Small businesses and entrepreneurs are increasingly confident in a strengthening global economy – and they’ll be adding to their workforces as a result, says a new study. According to 2016 edition of the EY Global Job Creation Survey, smaller businesses are twice as likely to hire new staff this year than larger corporations.
The same survey found that disruptive entrepreneurs – those who change the rules of their sector – and innovative entrepreneurs – those who’ve created a brand-new product or service in the last year – are growing their workforces faster than conventional entrepreneurs.
Almost 2,700 entrepreneurs across the world were included in the survey, which found that 59% expect to increase their workforce in 2016 – more than double the proportion of large businesses expecting to do so.
“The disruptive force of technology is transforming individual companies and creating entirely new sectors. In this environment, entrepreneurs are pivotal drivers of global job creation, and in some cases are navigating economic and political uncertainty better than established players,” said Mark Weinberger, chairman and CEO of EY Global. “Technology is also transforming some of the most fundamental aspects of how we do business. This evolution will change what job skills are needed, which new businesses are created, it will impact our education systems and will challenge our regulatory systems.”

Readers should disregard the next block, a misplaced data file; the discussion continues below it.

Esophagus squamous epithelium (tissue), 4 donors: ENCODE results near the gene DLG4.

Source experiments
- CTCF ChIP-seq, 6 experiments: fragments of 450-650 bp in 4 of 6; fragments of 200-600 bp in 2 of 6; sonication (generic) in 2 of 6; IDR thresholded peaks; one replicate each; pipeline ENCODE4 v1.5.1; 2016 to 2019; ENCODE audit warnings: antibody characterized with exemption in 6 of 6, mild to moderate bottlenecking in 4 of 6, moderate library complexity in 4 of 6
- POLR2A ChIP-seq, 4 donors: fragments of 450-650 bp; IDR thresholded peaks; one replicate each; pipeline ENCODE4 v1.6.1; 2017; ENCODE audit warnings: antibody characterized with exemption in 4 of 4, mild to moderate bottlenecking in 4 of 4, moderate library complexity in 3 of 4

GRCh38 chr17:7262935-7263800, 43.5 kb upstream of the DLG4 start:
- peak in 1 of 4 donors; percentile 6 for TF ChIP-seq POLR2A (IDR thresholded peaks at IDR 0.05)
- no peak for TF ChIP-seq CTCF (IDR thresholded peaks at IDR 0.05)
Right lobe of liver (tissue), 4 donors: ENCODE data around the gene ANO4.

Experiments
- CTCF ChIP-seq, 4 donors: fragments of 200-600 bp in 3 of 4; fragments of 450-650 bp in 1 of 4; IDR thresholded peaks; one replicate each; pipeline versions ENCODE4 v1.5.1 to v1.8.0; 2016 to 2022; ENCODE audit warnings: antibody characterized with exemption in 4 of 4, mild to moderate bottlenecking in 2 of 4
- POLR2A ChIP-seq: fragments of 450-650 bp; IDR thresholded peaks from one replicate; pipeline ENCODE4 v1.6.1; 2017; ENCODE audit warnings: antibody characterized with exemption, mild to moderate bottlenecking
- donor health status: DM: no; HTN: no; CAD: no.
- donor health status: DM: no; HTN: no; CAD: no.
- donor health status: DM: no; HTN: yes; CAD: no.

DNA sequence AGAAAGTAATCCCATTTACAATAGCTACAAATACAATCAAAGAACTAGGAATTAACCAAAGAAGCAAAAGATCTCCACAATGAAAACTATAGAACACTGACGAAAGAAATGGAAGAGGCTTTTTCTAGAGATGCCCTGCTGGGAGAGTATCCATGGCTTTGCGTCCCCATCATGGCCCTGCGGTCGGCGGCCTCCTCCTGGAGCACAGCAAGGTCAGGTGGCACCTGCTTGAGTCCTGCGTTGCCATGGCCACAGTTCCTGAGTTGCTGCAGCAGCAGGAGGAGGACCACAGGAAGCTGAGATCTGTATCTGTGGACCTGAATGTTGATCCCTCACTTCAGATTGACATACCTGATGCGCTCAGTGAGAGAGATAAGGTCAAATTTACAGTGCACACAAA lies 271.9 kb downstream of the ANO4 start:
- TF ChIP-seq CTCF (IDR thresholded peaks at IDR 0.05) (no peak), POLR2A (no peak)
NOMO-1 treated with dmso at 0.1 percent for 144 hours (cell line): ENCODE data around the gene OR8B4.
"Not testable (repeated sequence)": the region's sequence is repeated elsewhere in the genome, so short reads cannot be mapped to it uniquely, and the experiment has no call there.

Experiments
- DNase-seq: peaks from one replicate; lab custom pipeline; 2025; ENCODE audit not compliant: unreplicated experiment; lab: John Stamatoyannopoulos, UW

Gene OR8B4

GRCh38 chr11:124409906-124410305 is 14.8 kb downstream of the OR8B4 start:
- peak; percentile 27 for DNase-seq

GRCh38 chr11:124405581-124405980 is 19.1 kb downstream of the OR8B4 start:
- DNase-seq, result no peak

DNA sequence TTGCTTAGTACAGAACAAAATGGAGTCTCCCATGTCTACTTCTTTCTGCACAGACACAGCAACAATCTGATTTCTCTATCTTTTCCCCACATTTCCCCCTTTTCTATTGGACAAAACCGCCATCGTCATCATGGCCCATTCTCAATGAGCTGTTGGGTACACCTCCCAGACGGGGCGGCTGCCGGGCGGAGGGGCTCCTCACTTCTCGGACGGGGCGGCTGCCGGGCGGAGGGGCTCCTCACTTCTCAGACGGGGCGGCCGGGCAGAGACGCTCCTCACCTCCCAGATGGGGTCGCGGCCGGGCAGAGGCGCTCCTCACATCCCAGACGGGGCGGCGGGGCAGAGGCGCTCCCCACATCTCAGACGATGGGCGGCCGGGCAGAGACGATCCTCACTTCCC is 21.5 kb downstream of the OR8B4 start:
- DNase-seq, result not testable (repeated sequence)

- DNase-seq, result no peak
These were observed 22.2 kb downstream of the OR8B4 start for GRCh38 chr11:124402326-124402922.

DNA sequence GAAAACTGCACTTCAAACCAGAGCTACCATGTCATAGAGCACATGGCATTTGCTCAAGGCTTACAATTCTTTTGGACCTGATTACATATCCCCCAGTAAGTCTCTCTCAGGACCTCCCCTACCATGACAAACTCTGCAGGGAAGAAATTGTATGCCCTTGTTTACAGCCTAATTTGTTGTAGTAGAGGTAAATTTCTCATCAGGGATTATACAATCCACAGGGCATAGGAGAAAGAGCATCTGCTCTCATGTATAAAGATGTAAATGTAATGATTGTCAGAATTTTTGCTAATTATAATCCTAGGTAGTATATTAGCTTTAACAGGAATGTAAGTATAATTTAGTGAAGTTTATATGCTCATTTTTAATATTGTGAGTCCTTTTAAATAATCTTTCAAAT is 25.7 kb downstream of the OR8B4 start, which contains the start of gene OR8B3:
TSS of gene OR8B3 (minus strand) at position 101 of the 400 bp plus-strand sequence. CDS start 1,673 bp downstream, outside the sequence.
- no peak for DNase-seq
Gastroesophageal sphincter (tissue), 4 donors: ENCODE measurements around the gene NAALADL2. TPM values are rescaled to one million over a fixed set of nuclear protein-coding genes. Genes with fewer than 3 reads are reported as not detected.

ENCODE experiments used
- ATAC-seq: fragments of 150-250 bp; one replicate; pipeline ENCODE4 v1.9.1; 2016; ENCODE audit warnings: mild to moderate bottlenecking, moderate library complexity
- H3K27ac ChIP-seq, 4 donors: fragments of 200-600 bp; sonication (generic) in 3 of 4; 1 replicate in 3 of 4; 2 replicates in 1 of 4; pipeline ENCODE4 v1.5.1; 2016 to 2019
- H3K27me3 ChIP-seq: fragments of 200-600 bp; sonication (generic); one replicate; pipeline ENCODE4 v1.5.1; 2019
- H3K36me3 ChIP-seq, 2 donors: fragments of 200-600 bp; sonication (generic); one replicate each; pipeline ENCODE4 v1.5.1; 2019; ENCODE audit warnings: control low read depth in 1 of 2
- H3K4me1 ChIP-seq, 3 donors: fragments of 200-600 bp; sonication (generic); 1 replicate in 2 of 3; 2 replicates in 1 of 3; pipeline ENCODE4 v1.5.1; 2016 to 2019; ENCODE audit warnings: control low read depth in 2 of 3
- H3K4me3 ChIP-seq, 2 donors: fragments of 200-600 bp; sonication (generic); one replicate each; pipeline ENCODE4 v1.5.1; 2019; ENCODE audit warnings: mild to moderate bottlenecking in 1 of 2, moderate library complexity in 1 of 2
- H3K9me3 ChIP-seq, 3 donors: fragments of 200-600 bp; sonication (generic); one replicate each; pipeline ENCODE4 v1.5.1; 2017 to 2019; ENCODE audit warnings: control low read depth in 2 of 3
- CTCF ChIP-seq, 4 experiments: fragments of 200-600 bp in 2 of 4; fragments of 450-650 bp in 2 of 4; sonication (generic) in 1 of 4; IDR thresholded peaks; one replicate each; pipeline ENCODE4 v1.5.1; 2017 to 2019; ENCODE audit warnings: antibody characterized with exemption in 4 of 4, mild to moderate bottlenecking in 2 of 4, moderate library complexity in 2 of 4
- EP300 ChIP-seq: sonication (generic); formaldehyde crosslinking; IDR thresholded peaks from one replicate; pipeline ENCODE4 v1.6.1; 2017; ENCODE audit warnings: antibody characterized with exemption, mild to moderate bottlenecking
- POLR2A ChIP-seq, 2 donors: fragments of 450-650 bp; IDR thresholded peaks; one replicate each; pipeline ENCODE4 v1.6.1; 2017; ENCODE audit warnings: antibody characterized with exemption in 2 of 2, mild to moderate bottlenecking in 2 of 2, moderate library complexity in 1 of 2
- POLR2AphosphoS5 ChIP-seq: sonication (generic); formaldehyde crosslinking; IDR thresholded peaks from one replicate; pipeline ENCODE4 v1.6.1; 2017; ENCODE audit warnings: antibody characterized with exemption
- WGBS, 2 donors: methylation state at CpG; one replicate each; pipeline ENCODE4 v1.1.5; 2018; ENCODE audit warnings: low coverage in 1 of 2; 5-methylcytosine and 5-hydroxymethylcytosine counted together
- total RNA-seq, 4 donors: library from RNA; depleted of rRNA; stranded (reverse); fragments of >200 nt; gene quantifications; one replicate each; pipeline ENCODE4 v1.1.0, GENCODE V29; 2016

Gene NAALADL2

Overall, the global workforce of entrepreneurs is expected to grow by 9.3% in 2016, with 12% of new hires being young people in their first jobs, the report found. The hiring is being driven largely by increased confidence in the economy.
The survey also found that the more disruptive and innovative the company, the more people they’re hiring. And they’re hiring at a faster pace. The most disruptive entrepreneurs are 58% more likely to forecast expanding their workforce in 2016 than are more conventional entrepreneurs, the report said. And the net workforce growth of more disruptive companies – 18% – is twice the global average. And innovative entrepreneurs are 95% more likely to grow their workforce than are those who haven’t created a new product or service.
“The numbers validate what we have known for some time” the majority of entrepreneurs do well in business by challenging the status quo, asking difficult questions of incumbents and redefining the boundaries of sectors and industries,” said Uschi Schreiber, EY Global vice chair. “What is encouraging is that these disruptors are blazing a trail of growth in today’s fast-moving and transformative business environment, spotting opportunities and relentlessly executing on them, very often blind to existing sector or industry boundaries.”
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